Only on the third shot was the range estimate very close to actual, usually after a long on the first shot and a short on the second, or vice versa.

Remember that we're looking at bracketing fire, not burst on target, so the second shot is not necessarily the best unless the first round range estimate is very close to actual (which it hardly ever is).

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The average number of rounds fired at a T34 M43 to score a hit in the math simulation was:

1 round each for 2 tanks hit

2 rounds for 1 tank hit

3 rounds each for 9 tanks hit

4 rounds each for 6 tanks hit

55 rounds fired for 18 kills

Average is 3.06 rounds fired per tank kill (every round which hit had a destructive effect), not very much different from the German report you quoted (2-3 which averages about 2.5).

I don't think the math model results are very much different from the German battle report with 75L43. One difference could be a higher percentage of guns with better than average dispersion, and better range estimates to start with.

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Originally posted by Mr. Tittles:

Bell shaped curves are not all the same. I do not say I am anything beyond stats 101 but I know there are different shaped bell curves. The diagram above shows how it can vary.

The normal distribution curve, which is what the Germans and British used for dispersion results, can be defined by a mid-point and a standard deviation.

The standard deviation for German dispersion data equals the 50% zone length divided by two and multiplied by 1.48. So, the German data for 50% zones is all one needs to define the exact shape of the normal distribution curve (bell shaped), cause the mid-point is in the middle.

The different size of the 50% zones sets the shape.

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The British firing tests which defined the 9.6 kg Pzgr APCBC round as the standard ammo for the 88mm L56 Flak gun were performed during February 1944, prior to D-Day. The report was dated November 1944.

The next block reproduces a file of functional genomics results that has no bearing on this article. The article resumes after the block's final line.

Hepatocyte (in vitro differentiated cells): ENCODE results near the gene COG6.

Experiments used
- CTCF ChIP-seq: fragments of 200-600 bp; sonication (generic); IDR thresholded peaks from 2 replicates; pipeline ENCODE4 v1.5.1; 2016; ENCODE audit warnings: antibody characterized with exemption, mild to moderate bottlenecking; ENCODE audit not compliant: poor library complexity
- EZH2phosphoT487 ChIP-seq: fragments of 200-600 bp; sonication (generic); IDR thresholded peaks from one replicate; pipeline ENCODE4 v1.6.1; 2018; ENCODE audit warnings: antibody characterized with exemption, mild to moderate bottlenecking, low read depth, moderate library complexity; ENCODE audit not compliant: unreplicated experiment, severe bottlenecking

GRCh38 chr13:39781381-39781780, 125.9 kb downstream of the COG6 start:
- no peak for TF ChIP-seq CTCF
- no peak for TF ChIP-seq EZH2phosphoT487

They could not have been from Home Guard units, and probably were obtained in Italy during 1943 (my guess). To the best of the British folks knowledge, 88mm L56 Flak guns were firing 9.6 kg Pzgr APCBC through early 1944.

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The average number of rounds fired at a T34 M43 to score a hit in the math simulation was:

1 round each for 2 tanks hit

2 rounds for 1 tank hit

3 rounds each for 9 tanks hit

4 rounds each for 6 tanks hit

55 rounds fired for 18 kills

You forgot the rounds fired at the two non-hit tanks! You need to add 2 tanks not hit with 4 shots gives you 8+55=63. You should have run simulation till all tanks were hit. The other two tanks would probably require another round? So 65 rounds and 20 hits? So 3.25 rounds per hit?

Also, the hit=kill may not be reality given the armor protection and the performance of the gun at these ranges. The report said they would have destructive effect but not an absolute kill/burn.

Panzertruppen 2 also states that Panthers could open up at 2000+ meters. They state that every 4-5 rounds was a hit at 1500-2000m (battlefield conditions, its precision was probably better). Even the Panther HE had this performance against guns and buildings at these ranges. Didnt the French test the Panther gun after the war and find similar results? I recall that they fired HE at target tanks at some great range and could get repeatable hits.

I would guess that at ranges under 1500m, the panther would need about 2 rounds and it would not need to use bracketing till 1500m+ or so.

[ August 27, 2004, 06:00 PM: Message edited by: Mr. Tittles ]

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For bracketing by 75L48 APCBC vs T34 M43 at 1200m, following results were obtained (avg error of 16% in first round range estimate, single dispersion, firing by 20 guns vs 20 targets on first try):

4 of 20 first rounds hit target

8 of 16 second shot rounds hit target

3 of 8 third round shots hit target

3 of 5 fourth round shots hit target

18 of 20 targets hit by fourth round or less, as per German training requirements that a target be hit by fourth round from 1200 to 2000m.

Average number of shots per target, 41 shots to kill 18 T34, for 2.3 shots per kill on average.

For 1200m and 1500m bracketing exercises the results were 3.06 shots per kill at 1500m and 2.3 shots per kill at 1200m, darn close to the 1942 report for 75L43 against T34.